1 Head of Thy suffering Church below,
We ask in faith the passive power,
Thy perfect strength in weakness show,
And arm us for the dreadful hour.
Prepare the soul Thou first shalt call
To own in death the pardoning God,
To die for Him who died for all,
And seal the record with his blood.
2 O let Thy soldier, Lord, endure
The daily cross with joy to prove;
Give him a heart resolved and pure,
And meek, and full of patient love.
Give him, when now the day draws near,
His utter helplessness to see;
Give him the self-mistrusting fear,
The humble awe that cleaves to Thee.
3 To Thee let him in faith look up,
And claim the succors from above,
And rise to all the strength of hope,
To all th’omnipotence of love.
O’erwhelm him with th’amazing grace,
That He, so poor, so self abhorred,
Least of the blood besprinkled race,
That he should suffer for his Lord!
4 Give him th’indubitable sign,
That all his sufferings are for Thee;
Assure his heart the cause is Thine,
And Thou wilt get the victory.
Give him, before he bows his head,
The sight to fervent Stephen given,
The everlasting doors displayed,
The glories of a widespread Heaven.
5 Show him Thyself at God’s right hand:
Thou on the faithful soul look down,
Thou by thy dying champion stand,
And give to him the starry crown.
Inspire him with Thy tender care
For those who nailed Thee to the wood,
And give to his expiring prayer
The men that drive his soul to God.
Charles Wesley, M.A. was the great hymn-writer of the Wesley family, perhaps, taking quantity and quality into consideration, the great hymn-writer of all ages. Charles Wesley was the youngest son and 18th child of Samuel and Susanna Wesley, and was born at Epworth Rectory, Dec. 18, 1707. In 1716 he went to Westminster School, being provided with a home and board by his elder brother Samuel, then usher at the school, until 1721, when he was elected King's Scholar, and as such received his board and education free. In 1726 Charles Wesley was elected to a Westminster studentship at Christ Church, Oxford, where he took his degree in 1729, and became a college tutor. In the early part of the same year his religious impressions were much deepene… Go to person page >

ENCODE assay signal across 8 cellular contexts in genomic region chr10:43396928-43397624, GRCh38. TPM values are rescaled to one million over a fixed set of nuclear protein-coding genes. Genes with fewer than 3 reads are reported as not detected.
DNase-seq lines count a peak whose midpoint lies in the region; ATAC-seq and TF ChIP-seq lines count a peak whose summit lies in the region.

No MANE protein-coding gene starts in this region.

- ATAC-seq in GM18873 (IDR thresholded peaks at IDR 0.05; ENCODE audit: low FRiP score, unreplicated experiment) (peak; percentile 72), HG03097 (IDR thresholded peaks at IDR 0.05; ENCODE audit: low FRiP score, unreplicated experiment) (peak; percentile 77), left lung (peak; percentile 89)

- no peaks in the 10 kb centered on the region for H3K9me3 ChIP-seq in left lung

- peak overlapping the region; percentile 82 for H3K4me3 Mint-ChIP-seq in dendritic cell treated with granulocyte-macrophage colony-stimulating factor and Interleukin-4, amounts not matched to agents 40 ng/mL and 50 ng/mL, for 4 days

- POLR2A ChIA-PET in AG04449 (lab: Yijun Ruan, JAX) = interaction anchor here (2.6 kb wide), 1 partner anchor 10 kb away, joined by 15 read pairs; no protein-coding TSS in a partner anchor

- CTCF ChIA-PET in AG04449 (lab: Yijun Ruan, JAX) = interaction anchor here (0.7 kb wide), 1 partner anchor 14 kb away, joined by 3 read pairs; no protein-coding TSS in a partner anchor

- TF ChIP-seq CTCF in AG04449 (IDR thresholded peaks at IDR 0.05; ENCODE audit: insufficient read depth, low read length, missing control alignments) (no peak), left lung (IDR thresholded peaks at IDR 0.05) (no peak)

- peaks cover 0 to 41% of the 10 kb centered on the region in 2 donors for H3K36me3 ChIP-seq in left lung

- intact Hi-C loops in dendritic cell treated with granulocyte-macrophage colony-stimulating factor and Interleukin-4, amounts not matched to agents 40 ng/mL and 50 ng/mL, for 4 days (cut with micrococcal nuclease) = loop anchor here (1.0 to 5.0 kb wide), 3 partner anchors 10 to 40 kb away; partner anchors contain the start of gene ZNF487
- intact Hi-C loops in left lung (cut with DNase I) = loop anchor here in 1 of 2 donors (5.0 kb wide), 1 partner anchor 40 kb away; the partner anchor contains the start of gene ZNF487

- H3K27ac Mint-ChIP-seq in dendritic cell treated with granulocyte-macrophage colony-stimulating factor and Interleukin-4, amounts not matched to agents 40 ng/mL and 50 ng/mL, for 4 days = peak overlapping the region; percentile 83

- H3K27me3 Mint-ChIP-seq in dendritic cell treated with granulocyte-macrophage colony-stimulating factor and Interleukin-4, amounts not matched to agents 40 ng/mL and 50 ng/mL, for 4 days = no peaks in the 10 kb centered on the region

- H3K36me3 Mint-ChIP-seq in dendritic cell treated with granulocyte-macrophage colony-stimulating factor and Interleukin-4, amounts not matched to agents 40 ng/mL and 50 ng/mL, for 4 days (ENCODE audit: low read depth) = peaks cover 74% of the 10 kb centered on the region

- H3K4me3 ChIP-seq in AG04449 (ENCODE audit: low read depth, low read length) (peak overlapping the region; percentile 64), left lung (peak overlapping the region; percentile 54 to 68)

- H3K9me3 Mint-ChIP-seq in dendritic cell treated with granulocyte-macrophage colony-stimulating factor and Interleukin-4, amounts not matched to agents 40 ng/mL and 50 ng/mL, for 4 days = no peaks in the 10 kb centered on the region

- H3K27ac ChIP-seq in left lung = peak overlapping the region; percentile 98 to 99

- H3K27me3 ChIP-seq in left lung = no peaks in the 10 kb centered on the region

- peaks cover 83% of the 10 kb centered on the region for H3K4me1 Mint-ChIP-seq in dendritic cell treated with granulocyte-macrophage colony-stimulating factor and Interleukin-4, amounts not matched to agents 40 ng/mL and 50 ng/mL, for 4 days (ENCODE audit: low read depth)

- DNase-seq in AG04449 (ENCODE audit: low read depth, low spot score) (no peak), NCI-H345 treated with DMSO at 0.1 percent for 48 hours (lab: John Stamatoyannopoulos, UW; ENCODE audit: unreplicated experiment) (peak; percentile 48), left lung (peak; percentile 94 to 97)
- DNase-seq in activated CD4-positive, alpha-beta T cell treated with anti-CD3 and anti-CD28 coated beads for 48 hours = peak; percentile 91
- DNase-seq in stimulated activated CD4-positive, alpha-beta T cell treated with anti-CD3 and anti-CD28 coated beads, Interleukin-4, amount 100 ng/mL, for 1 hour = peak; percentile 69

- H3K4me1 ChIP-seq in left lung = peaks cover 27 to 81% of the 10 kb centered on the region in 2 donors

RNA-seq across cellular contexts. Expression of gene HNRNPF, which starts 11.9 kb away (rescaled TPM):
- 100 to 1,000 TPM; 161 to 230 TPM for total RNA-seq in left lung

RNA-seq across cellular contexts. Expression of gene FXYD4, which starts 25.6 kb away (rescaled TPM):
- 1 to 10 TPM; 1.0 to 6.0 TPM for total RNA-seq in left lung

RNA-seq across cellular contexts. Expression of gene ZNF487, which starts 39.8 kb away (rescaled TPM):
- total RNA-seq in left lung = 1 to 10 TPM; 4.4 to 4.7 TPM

The tune CREATION is taken from the chorus “The Heavens Are Telling” from the well known oratorio The Creation (1798) by Franz Joseph Haydn (b. Rohrau, Austria, 1732; d. Vienna, Austria, 1809). Haydn's life was relatively uneventful, but his artistic legacy was truly astounding. He began his mus…
Display Title: Head Of Thy Suffering Church BelowFirst Line: Head of Thy suffering Church belowTune Title: CREATIONAuthor: Charles WesleyMeter: LMDSource: Hymns for Times of Trouble and Persecution by John and Charles Wesley (London: Strahan, 1744)